Campus supporters to the rescue of this Michigan City grad student
By WES LUKOSHUS
Asst. Vice Chancellor for Advancement/University Relations
When Alex B. Criswell left for campus early last Oct. 31 from his Michigan City home, he had had no idea the harrowing trick that was in store for him.
Likewise, little could he imagine the heartfelt, life-inspiring treat that subsequently embraced and transformed his life.
Criswell, 26, is a graduate student pursuing a double degree in communication and instructional technology & design. He also holds a hospitality and tourism management baccalaureate degree from our campus, where he works in the Office of Instructional Technology as a graduate assistant.
Bedroom fire destroys possessions
Soon after he arrived at his campus job that ill-fated morning of Oct. 31, his mother phoned him with the poignant message that his bedroom had caught fire. Though no one was injured, the fire—electrical in nature—destroyed virtually all of his possessions.
Clothes, computer, textbooks and . . .
“When I drove back home that morning,” he said, “one of the first things I recalled seeing was the burned remains of my graduate research blowing all over the front yard. It was difficult encompassing the thought that everything I owned and had worked to obtain was gone.”
He considered dropping out
He said he considered dropping out of school, but his Purdue Calumet support team of faculty, staff members and classmates would not hear of it.
“(Prof.) Cathy Gillotti in our communication department told me I was too good a student and to hang in there,” he said. “Another professor told me not to worry, that we’d work it out. To deal with some emotional anxiety issues, I visited our Counseling Center on campus. Colleagues and classmates were there for me and got me to talk instead of keeping things bottled inside.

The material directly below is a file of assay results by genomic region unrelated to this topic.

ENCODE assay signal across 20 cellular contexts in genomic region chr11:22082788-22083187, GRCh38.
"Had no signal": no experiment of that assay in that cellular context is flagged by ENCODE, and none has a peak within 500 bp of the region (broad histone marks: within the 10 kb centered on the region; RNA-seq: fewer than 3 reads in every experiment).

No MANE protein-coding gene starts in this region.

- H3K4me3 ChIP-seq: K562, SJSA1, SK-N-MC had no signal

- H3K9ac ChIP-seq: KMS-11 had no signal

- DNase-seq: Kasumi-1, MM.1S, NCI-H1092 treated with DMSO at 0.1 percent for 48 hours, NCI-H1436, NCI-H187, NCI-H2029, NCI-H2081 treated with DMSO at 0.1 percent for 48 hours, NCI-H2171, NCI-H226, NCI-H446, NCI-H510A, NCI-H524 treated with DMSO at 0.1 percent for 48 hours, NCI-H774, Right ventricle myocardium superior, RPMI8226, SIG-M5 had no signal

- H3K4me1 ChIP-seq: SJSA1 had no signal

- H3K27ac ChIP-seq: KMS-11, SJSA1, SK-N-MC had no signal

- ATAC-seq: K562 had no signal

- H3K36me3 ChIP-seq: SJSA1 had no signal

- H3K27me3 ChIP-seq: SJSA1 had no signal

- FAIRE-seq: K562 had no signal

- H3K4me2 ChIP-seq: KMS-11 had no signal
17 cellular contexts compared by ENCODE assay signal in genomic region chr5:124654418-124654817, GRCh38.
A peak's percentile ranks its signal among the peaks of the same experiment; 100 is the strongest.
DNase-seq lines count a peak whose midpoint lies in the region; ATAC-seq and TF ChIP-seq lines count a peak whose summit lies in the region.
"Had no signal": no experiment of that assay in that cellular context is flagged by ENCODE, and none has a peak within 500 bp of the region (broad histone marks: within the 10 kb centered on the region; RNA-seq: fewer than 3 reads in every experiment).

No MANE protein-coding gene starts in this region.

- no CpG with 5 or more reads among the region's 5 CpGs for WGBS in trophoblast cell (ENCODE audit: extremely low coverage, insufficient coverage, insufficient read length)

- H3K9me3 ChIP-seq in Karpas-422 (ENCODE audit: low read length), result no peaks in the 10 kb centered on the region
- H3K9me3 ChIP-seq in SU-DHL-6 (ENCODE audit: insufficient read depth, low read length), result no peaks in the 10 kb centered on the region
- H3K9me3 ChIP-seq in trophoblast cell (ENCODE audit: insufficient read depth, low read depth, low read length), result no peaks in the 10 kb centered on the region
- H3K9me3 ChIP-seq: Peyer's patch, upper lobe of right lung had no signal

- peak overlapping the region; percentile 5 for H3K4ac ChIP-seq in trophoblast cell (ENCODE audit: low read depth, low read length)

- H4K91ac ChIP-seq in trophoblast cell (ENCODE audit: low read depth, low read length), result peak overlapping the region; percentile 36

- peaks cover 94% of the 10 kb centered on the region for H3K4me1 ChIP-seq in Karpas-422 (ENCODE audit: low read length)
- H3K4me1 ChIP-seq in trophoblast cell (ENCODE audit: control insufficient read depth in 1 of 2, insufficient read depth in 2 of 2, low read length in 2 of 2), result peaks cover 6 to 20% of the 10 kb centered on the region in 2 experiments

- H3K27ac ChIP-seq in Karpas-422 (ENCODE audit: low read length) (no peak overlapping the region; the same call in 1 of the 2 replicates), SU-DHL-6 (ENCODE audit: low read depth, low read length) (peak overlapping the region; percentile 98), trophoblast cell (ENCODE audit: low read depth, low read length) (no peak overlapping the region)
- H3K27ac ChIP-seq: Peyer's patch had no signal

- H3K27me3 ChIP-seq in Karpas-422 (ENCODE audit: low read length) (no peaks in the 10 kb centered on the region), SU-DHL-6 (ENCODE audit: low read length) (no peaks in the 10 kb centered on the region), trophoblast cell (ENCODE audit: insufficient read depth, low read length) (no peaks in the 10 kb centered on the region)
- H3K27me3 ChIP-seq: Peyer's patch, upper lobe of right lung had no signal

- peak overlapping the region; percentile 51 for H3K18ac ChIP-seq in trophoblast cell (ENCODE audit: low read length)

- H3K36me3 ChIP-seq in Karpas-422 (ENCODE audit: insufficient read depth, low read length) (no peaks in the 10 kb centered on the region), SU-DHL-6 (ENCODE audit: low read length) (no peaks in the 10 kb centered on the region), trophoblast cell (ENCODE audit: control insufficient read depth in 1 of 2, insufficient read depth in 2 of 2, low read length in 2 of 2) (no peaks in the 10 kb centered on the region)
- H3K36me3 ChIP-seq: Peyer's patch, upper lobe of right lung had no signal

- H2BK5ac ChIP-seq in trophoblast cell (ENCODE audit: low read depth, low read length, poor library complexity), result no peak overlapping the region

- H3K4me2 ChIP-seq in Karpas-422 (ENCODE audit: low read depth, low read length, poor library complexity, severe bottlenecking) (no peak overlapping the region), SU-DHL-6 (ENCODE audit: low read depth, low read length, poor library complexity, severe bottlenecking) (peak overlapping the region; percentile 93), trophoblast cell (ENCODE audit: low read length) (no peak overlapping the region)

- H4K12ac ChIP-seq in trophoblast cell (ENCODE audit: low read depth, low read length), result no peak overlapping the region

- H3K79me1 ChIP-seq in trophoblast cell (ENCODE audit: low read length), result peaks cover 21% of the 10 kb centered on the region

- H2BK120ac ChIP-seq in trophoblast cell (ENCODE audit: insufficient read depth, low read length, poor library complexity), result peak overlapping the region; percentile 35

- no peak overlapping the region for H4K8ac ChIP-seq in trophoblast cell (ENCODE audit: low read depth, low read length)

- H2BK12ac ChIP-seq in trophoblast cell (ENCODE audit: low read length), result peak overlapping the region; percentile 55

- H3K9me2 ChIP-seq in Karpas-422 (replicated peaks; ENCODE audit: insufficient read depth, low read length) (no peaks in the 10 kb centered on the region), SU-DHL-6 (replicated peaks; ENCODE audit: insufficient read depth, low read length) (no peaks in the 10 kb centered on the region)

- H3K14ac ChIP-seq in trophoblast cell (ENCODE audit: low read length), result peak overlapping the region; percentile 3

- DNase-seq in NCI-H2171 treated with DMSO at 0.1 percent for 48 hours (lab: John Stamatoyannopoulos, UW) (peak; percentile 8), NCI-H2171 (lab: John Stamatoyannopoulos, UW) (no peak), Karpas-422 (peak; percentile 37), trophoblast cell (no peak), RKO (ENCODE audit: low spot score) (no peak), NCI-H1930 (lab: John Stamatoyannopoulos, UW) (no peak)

“I was consistently told to remain focused, which was all the encouragement I really needed.”
Clothes, food, funding & more
His supporters also provided him clothes, food, funding and more encouragement. He responded by earning grades of “A” and “A-“ in the two fall classes he initially planned to drop.
A challenging spring semester of three courses got off to a rocky start when he injured his back in a car accident. Nonetheless, he has continued persisting and eagerly looks forward to a post-graduate career in which he says he hopes to combine knowledge from all of his degree fields—as a creator of distance training materials for the restaurant industry.
Lengthy list of supporters
But his ambition, he believes, would be a dead dream were it not for a lengthy list of campus supporters, including Professors Theresa Carilli, Lynda Willer and Gillotti in the Department of Communication & Creative Arts; Emily Hixon, Janet Buckenmeyer and Anastasia Trekles in the School of Education; former advisor Sue Finke and Pitparnee Stompor in Hospitality and Tourism Management; and Heather Zamojski, Ningchun Han and Katherine Mysliwiec from the Office of Instructional Technology.
“I was reading the Purdue Calumet strategic plan on the (university) web site and was struck by one of the points that faculty are committed to helping students succeed,” he said. “Well, I can tell you that they were committed to my success. I’m really grateful; I wouldn’t be where I am today if it weren’t for Purdue Calumet.”